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State fiscal situation is an embarrassment

The governor's fiscal year 2019 budget should be taken as a very serious warning of what can happen to vital state investments in health care, education and social services if the political deadlock in Baton Rouge is not broken.

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Medicaid Work Requirements Don’t Work

While the idea of a work requirement may sound good to some, the reality is that it would take away health coverage, create more red tape and make it harder for many people who want to work to find employment.

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Louisiana families continue to struggle

The poverty rate in Louisiana for adults and children remained unacceptably high in 2016 even as other states saw significant improvements. New U.S. Census data released Thursday also show that Louisiana continues to have one of the highest rates of income inequality in the United States.

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The Daily Dime

One of the few bills that advanced out of committee this week is a dangerous proposal from House Speaker Taylor Barras to change the formula that governs the state spending cap.

Number of the Day

$40 million - amount of additional state funding requested by two education advisory groups this week, the equivalent of 1 percent of the state’s current allocation to public schools. (Source: The Advocate)

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Our Two Cents Blog

Under the guise of “budget reform,” House Republican leaders have made three demands of Gov. John Bel Edwards as a condition of agreeing to replace some of the revenue from temporary taxes that expire on July 1. Most of the attention thus far has focused on the first two – a new website that would track government spending by state and local governments, and a proposed work requirement and out-of-pocket costs for some Medicaid recipients.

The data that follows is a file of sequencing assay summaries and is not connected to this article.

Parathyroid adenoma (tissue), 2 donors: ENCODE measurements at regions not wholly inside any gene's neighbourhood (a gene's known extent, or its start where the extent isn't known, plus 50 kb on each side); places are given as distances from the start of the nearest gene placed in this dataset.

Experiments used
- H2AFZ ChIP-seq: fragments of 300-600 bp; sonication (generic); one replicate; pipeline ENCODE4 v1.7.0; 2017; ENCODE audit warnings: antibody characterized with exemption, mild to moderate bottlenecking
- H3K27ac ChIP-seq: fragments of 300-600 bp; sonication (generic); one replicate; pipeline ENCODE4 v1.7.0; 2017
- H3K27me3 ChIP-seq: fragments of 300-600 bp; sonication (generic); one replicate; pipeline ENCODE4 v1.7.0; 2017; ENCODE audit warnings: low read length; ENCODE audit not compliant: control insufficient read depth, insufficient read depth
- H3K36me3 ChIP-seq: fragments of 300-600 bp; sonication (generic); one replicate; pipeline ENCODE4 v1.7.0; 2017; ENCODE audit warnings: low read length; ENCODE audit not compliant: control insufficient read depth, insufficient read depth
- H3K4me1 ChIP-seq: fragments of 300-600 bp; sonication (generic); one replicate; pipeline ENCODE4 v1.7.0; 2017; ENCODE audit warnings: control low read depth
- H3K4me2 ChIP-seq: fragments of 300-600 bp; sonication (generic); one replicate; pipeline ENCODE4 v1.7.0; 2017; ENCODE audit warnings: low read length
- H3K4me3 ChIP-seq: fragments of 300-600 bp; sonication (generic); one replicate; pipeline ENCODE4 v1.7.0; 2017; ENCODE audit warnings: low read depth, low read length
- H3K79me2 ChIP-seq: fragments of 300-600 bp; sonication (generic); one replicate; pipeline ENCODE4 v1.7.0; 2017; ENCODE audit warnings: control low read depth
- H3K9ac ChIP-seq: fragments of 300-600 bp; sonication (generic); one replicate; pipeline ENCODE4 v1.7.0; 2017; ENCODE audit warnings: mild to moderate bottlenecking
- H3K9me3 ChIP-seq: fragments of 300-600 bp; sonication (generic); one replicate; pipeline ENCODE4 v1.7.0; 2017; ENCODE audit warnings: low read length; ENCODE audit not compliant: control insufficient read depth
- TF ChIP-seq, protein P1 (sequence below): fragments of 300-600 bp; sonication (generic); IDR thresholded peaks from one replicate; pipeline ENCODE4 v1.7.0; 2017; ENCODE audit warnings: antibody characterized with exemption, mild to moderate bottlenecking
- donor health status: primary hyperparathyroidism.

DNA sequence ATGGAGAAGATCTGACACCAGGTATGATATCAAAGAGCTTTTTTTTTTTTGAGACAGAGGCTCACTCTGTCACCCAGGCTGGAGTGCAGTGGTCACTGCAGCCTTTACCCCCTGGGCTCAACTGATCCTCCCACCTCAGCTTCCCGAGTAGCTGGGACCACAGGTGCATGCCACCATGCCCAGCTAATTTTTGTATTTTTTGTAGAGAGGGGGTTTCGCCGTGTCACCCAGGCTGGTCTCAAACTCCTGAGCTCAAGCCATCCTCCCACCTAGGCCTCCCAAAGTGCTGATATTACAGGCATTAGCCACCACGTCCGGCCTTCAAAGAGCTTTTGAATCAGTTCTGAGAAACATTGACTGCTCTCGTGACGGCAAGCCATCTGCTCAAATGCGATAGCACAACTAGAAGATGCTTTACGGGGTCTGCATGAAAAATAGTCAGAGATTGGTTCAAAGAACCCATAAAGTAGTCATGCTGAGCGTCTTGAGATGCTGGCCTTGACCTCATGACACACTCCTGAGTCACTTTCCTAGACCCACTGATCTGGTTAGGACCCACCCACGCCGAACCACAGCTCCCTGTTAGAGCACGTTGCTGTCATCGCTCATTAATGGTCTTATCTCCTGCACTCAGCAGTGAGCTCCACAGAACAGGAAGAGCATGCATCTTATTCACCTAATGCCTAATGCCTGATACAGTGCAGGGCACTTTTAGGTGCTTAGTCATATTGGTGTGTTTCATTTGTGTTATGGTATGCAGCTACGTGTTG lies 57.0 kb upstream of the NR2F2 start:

But it’s the third demand from House Speaker Taylor Barras that poses the greatest danger to Louisiana’s ability to pay for critical needs in health care, education, public safety and transportation in future years.

Barras is proposing to change the state cap on spending to make it far more restrictive than the current cap. If these changes are added to the state constitution, it could force lawmakers to make hundreds of millions of dollars in unnecessary cuts to services unless they can muster a two-thirds vote to override the cap.

Had the revised cap been in effect in for the 2016-17 budget cycle, the Legislature would have been forced to cut $567 million from that year’s budget unless it could muster a two-thirds vote. For  perspective, that’s more than the combined total general fund dollars spent that year on TOPS ($149 million), mental health ($109 million), juvenile justice services ($120 million) and sheriff’s housing of adult offenders ($123 million). Read more

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